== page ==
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5 Procurement Shifts to Watch in 2020

Jan. 31, 2020
A new Gartner report outlines five shifts that procurement departments will be making over the next 12 months.

Markets are changing faster than ever, and companies are increasingly reinventing themselves, their products and their processes in order to keep up with these evolutions. For procurement teams, research firm Gartner says that this constant innovation is “redefining how they work with a self-sufficient business that demands speed.”

In “Procurement in 2020 and Beyond,” Gartner says procurement departments need to make these five important shifts in order to keep up with and adapt to this environment:

  1. Focus on execution speed and business insight. Procurement departments are using new technologies and an increased focus on analytics to generate and enable quick action on insight regarding the supply market, supplier performance, and business buying behavior. According to Gartner, 79% of procurement executives consider gaining visibility into stakeholder needs an urgent issue, and 75% consider displacing low-value activities to spend more time working with business partners an urgent issue.Procurement will shift from relying on process hygiene to reduce costs and mitigate risk, to leveraging its knowledge about spend, suppliers and markets to eliminate overlooked inefficiencies and identify new sources of value,” Gartner writes. Other key changes include centralizing data gathering and storage and utilizing analytics to enhance procurement’s central role in supplier relationships and risk management.
  2. Act as sourcing advisor (when needed). While focusing on top-tier buys, procurement enables the business to independently source mid- and low-tier buys, acting as a sourcing advisor when needed, Gartner says. For 2020, it sees procurement shifting to more non-transactional work, taking on more high-value work, and focusing its efforts on top-tier business. “Valued skill sets for procurement staff will change to include process expertise and coaching others,” it adds.
  3. Bigger responsibility over sourcing decisions. Procurement will enhance its training and coaching capabilities to help ease the transition to business partners sourcing on their own. It must also develop new tools and processes that make it easier for business partners to execute sourcing events on their own, writes Gartner, “and implement new mechanisms for evaluating and monitoring sourcing across events executed by the business.”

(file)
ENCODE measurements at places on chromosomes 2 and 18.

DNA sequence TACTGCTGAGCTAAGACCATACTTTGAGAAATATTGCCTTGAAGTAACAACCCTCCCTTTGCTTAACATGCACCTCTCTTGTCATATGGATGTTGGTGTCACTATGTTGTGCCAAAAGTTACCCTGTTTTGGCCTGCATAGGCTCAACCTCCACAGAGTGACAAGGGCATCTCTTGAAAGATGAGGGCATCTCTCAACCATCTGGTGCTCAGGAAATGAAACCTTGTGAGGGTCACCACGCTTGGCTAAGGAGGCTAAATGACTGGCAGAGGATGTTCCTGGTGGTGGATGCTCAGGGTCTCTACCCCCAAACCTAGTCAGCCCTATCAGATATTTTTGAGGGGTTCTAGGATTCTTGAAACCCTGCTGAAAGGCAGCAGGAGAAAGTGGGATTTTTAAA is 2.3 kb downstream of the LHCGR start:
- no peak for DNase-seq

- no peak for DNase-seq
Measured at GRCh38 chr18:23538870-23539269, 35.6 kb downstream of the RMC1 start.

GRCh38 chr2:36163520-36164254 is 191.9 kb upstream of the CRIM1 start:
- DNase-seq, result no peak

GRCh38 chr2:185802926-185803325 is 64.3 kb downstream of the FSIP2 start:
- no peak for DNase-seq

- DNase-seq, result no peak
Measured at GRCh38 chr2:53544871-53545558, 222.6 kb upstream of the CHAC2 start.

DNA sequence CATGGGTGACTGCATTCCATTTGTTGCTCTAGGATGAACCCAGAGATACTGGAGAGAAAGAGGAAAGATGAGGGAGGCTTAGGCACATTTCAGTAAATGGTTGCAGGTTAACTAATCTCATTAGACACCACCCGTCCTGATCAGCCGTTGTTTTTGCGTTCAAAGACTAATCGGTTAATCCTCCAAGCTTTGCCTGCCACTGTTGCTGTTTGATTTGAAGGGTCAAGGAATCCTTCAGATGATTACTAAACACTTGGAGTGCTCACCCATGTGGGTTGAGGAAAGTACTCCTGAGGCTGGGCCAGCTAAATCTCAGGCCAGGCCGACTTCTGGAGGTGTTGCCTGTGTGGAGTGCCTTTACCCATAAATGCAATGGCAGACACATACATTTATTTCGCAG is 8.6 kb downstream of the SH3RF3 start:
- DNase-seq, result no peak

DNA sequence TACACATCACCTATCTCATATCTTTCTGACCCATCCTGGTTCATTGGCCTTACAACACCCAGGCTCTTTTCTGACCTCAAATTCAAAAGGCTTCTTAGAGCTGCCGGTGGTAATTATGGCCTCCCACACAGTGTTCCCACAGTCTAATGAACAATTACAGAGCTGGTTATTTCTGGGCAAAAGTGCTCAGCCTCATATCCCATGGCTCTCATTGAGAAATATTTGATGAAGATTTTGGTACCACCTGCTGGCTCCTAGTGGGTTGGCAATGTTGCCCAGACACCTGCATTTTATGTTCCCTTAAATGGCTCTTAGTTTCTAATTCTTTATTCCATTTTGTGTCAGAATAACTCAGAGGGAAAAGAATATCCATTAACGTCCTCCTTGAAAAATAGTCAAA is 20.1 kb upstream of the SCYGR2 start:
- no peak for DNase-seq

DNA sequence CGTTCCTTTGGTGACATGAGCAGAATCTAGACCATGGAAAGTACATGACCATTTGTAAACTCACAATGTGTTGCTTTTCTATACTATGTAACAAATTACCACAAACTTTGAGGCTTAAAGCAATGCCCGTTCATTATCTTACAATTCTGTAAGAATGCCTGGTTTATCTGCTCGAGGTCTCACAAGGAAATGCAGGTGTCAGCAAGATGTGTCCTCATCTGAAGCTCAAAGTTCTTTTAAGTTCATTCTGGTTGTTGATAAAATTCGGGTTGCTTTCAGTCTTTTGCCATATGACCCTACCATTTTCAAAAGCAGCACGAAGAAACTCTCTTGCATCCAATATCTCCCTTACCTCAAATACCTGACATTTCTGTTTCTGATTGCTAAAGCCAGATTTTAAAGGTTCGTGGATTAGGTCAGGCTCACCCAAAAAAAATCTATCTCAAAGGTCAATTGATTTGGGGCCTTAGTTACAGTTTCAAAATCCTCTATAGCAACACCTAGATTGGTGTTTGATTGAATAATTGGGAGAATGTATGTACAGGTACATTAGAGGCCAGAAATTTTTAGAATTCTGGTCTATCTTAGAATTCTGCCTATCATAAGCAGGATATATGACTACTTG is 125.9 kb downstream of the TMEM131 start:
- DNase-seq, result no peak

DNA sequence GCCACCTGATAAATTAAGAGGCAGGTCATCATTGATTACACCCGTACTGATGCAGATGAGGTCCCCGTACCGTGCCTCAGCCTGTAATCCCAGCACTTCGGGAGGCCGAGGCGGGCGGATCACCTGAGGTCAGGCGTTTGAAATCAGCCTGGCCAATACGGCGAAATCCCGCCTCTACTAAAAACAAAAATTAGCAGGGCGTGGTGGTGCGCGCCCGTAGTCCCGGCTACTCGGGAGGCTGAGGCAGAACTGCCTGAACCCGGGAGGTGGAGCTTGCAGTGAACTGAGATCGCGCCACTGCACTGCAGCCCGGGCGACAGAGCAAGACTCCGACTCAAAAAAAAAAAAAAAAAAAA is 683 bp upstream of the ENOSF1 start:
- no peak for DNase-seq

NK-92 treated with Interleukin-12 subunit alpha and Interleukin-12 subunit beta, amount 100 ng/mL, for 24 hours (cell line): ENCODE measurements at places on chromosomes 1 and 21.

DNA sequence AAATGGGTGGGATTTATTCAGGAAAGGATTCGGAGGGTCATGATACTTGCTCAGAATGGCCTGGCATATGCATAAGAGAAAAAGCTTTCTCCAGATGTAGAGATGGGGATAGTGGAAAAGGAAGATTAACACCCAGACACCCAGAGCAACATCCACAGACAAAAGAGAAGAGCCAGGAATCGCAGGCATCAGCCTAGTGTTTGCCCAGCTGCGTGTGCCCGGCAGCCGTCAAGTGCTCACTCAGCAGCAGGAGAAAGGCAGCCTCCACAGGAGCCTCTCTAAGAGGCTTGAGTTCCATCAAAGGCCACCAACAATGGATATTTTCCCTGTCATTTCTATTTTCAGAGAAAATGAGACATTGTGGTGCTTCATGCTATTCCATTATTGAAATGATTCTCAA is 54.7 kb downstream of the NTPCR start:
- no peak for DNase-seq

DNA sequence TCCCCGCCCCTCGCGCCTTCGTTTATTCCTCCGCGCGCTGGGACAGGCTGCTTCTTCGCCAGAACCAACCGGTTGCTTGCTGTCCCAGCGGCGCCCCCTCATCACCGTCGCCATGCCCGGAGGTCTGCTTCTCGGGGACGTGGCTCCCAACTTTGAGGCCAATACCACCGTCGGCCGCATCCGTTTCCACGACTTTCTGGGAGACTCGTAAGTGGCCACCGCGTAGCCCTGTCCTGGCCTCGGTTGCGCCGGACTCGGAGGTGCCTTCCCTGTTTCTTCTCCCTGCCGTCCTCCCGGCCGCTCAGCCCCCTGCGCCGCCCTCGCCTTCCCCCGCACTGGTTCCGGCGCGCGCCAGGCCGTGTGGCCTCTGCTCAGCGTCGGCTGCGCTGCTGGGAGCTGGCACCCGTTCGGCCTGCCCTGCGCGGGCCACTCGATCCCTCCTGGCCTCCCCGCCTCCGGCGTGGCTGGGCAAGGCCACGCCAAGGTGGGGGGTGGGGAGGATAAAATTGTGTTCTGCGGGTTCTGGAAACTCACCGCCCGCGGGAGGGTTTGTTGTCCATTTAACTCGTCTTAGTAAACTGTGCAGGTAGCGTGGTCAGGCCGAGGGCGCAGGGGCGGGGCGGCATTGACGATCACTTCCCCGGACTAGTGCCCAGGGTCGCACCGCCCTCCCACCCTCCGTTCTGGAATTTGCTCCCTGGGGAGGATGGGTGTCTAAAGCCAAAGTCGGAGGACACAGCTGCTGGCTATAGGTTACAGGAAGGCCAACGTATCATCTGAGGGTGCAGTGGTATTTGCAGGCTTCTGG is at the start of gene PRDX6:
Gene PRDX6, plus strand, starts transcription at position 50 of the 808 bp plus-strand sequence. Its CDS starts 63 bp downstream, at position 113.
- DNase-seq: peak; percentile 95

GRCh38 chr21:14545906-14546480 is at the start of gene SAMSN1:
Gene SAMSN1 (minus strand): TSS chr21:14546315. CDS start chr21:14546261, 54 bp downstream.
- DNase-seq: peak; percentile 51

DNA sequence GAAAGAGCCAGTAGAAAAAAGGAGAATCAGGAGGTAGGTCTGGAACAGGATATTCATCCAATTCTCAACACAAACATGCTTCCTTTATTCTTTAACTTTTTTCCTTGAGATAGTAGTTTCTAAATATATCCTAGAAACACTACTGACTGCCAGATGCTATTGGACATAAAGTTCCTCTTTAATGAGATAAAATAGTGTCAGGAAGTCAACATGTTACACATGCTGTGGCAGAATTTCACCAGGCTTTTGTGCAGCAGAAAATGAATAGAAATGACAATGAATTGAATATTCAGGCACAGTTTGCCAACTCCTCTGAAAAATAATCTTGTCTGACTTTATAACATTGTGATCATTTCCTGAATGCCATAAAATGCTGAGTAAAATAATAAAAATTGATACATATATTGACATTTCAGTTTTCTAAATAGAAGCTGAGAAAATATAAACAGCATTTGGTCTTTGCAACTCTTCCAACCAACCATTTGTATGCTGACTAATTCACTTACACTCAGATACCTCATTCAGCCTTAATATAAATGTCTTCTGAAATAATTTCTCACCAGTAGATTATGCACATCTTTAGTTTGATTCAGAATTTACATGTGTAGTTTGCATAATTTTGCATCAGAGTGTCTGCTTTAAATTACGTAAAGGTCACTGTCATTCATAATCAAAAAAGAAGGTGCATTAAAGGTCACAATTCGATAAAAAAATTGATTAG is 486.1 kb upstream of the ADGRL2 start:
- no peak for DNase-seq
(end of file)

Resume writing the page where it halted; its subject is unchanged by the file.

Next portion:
4. More focus on process excellence. For 2020, Gartner expect experienced category managers to conduct the most important buys, while procurement process experts provide purchasing guidance to business units. “The scope of procurement’s role and responsibilities will include less transactional work and more business partner management it says,” adding that the procurement team’s skill set will focus more on process excellence and less on specific category knowledge. “Procurement will understand the varying levels of business partner sourcing discipline; for areas where it is low, procurement will take back buy ownership.”
  5. Reallocation of budgets. Finally, Gartner expects procurement to reallocate budgets toward personnel and technology, and away from activities like outsourcing and corporate overhead. “Within personnel investments, distribution of resources will shift toward professional and analytics skillsets,” Gartner writes, noting that financial investment in personnel could increase because professional talent is more expensive, although head count may decline. “Technology investment will shift to include bolt-on or robotic process automation software and customer experience technology, such as virtual supply rooms integrated with e-catalogs.”

To CPOs that want to get out in front of some or all of these trends, Gartner says the best first step is to convene a subgroup of the procurement leadership team plus several midlevel, high-potential employees to examine the five shifts outlined above. “Ask them to think forward five years,” it says, “identify implications for your organization and develop scenarios for how your organization may change.”

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About the Author

Bridget McCrea | Contributing Writer | Supply Chain Connect

Bridget McCrea is a freelance writer who covers business and technology for various publications.